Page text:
In operation car A moves forward on track B, for example, in the direction indicated in FIGURES 7 and 8 by arrow 26. Flap 21 is oriented by at first giving it a slight inclination toward the rear (FIGURE 7). In this phase of slow-speed motion, flap 21 deflects the air streams downward, as indicated by arrow 27, and this produces upward currents on the level of the anterior concave face of the tie members 18 (arrows 28). These rising currents facilitate the support of car A which thus rapidly takes off even from relatively slow speeds (FIGURE 4). As the speed increases gradually, the servo-control progressively retracts flap 21 by lowering it along the direction of arrow 29. At high speeds, flap 21 is completely withdrawn into the ceiling of tunnel 1 (FIGURES 5 and 8).

If car A happens to be running in the opposite direction, that is, for example, in the direction indicated by arrows 30, corresponding to a backup movement, then the servo-control gives flap 21 an inclination oriented in the opposite direction. This inclination varies progressively from one to the other of the positions illustrated by fixed and dot-dash lines of FIGURES 7 and 8. This time, the air streams are supported on the posterior concave face of ties 18.

We can see that the particular profile of ties 18 and the use of the orientable deflection flap 21 make it possible to produce a favorable modification in the ground effect and to produce rising currents, which of course simultaneously improves the cushioning and propulsion of the train.

It should be pointed out that the preceding description was only by way of example and that it in no way restricts the scope of this invention. It is obvious that the present invention is applicable to any equivalent structure of a vehicle car in any general shape, particularly on the basis of its weight and dimensions.

What is claimed is:

1. A train with aerodynamic propulsion and support means which includes at least one self powered car (A), comprising: a lower tunnel 1) extending under the entire length of the vehicle and opening downwardly thereof (A), the tunnel having both front and rear ends formed into channels having streamlined domes (2) which open downwardly as a part of the tunnel, .a fixed support (4) for a rotating screw (5) located within each of the domes, the two screws (5) designed to rotate in such a direction that their resilient forces will cooperate to produce movement of vehicle (A) within a track (B), the track (B) having a U-shaped cross section and inwardly directed horizontal rims (17) arranged on the top portion of the track (B) side walls.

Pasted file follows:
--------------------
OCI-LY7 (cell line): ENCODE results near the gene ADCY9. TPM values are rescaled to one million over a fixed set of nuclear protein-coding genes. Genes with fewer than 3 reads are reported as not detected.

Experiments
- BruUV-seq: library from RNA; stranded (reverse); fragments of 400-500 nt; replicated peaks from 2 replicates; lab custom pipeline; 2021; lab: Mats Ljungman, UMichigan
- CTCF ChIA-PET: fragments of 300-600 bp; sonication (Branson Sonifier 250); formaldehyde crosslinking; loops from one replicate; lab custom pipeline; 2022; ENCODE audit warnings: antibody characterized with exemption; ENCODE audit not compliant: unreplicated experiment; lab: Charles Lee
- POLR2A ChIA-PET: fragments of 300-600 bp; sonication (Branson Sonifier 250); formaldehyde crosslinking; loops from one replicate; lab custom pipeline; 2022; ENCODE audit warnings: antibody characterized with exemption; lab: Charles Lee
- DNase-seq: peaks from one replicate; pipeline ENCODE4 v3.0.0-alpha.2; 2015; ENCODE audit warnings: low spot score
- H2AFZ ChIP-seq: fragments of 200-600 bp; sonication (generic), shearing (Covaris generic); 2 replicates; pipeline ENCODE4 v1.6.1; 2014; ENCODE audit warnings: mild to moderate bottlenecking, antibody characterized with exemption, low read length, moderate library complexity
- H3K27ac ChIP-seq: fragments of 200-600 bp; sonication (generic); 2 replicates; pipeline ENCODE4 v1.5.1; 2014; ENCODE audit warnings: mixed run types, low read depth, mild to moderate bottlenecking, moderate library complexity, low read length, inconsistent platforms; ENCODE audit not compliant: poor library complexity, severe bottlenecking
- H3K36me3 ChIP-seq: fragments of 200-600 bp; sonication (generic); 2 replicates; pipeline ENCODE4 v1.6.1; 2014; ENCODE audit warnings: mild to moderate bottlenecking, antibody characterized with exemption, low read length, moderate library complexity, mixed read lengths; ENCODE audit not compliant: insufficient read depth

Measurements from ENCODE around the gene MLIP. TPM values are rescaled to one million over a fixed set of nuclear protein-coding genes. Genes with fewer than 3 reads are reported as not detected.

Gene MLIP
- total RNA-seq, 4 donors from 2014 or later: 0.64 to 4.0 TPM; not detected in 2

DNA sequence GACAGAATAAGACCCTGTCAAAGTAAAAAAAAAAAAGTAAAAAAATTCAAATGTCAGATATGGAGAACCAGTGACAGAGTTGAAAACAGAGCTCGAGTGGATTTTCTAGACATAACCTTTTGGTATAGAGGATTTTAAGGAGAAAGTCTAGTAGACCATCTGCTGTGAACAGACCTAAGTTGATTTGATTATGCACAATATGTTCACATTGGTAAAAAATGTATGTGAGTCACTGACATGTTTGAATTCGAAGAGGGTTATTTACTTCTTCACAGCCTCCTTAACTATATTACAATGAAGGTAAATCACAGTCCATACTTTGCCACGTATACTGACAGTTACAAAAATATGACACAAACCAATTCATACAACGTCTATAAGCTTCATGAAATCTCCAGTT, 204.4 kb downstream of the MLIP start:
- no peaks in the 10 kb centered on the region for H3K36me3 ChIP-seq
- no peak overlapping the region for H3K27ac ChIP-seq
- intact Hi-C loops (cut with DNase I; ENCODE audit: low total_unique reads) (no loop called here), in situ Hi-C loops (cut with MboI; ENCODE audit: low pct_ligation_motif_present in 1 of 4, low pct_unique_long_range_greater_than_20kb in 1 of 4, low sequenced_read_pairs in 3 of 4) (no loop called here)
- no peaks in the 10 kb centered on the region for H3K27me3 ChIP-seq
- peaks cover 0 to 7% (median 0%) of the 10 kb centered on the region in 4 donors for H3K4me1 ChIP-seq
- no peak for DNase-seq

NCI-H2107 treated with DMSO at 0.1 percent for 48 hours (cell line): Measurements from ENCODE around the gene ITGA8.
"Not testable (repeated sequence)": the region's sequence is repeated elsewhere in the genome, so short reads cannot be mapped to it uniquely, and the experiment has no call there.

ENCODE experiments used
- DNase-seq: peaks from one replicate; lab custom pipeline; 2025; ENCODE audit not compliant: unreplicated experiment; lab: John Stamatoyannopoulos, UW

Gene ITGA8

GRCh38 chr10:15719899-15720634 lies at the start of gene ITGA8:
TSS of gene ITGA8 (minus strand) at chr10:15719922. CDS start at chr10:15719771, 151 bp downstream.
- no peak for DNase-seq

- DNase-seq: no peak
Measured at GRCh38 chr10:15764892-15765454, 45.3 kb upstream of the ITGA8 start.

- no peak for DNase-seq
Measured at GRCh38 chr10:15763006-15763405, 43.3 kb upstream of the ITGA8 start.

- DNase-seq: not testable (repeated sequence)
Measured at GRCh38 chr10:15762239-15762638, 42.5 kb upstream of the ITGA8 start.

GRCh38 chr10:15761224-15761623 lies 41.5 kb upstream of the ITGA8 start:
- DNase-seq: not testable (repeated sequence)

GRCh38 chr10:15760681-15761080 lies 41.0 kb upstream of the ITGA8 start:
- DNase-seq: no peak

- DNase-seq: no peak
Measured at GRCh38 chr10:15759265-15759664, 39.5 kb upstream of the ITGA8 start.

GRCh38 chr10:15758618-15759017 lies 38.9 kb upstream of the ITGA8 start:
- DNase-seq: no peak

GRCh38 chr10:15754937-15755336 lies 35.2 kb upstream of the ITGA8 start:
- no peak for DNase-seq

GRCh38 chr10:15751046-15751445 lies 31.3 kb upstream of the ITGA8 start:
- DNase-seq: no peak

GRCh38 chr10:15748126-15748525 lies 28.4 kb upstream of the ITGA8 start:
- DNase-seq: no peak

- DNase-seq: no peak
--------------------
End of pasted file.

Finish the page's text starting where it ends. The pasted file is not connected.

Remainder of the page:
2. An aerodynamic train as presented in claim 1 where- -in: car (A) is provided with longitudinal compartments (7) in its lower portion on both sides of the car (A), the shape of which will fit into the corresponding area of track (B), each compartment (7 including a horizontal upper face (8) above which extend at least two guide wheels (9), a vertical lateral face (10) beyond which extend at least two lateral guide wheels (11), and a lower horizontal face (12) under which extend at least two carrier wheels (13).

3. A train with aerodynamic propulsion and support means which includes at least one self powered car (A), comprising: a lower tunnel (1) extending under the entire length of the vehicle and opening downwardly thereof (A), the tunnel having both front and rear ends formed into channels having streamlined domes (2) which open downwardly as a part of the tunnel, a fixed support (4) for a rotating screw (5) located within each of the domes, the two screws (5) designed to rotate in such a direction that their resultant forces will cooperate to produce movement of vehicle (A) within a track (B), the track (B) having a U-shaped cross section and inwardly directed horizontal rims (17 arranged on the top portion of the track (B) side walls, with a series of fixed transverse tie members (18) arranged on the horizontal bottom of the track (B), each transverse tie (18) having the shape of .a cylinder whose directrix includes two curved arcs (22) oriented back to back, on either side of a common upper line (23).

4. An aerodynamic train according to claim 3 wherein: at least one orientable flap (21) attached at its top around an axis (24) is transversely arranged in the ceiling of the tunnel (1).

5 6 5. A aerodynamic train according to claim 3 wherein: FOREIGN PATENTS car (A) is equipped on its top with a fiat wing (14), pro- 219 133 12 1 56 vided with elevator flaps (16) and directional flaps (l5) 1 275:533 4 3 2 9322 all of which can be oriented.

5 ARTHUR L. LA POINT, Primary Examiner References Cited H. BELTRAN, Assistant Examiner UNITED STATES PATENTS 1,685,035 9/1928 Robertson l0423 US. Cl. X.R. 2,864,318 12/1958 Toulmin 10574 104l34; 105-74 3,369,497 2/1968 Driver 10423 10

Patent Citations
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US1685035 *Jun 3, 1927Sep 18, 1928Robertson William EHigh-speed-transportation system
US2864318 *Dec 7, 1955Dec 16, 1958Ohio Commw Eng CoMethod and apparatus for rail transportation
US3369497 *Jul 13, 1965Feb 20, 1968Hovercraft Dev LtdVehicles for travelling over land surfaces
AU219133B * Title not available
FR1275533A * Title not available
Referenced by
Citing PatentFiling datePublication dateApplicantTitle
US3650218 *Mar 9, 1970Mar 21, 1972Behring CorpAir conveyor
US3672305 *May 11, 1970Jun 27, 1972Eaton CorpGuide means for a traversing vehicle
US3675582 *Aug 5, 1970Jul 11, 1972Teledyne Ryan Aeronautical CoMass transportation system
US4063517 *Oct 17, 1975Dec 20, 1977Nardozzi Jr Michael ARapid transit system
US4703697 *Jan 27, 1987Nov 3, 1987Bell George STransportation system
US5542357 *Mar 18, 1994Aug 6, 1996Northrop Grumman CorporationLinear turbine propulsion system
US5669308 *Mar 18, 1996Sep 23, 1997Northrop Grumman CorporationFor a vehicle operating on a track
WO2012075557A1 *Dec 2, 2011Jun 14, 2012Souza Monteiro Nadilton DeRailway transport system
U.S. Classification104/23.2, 105/74, 104/134
International ClassificationB60V3/00, B60V3/04
Cooperative ClassificationB60V3/04
European ClassificationB60V3/04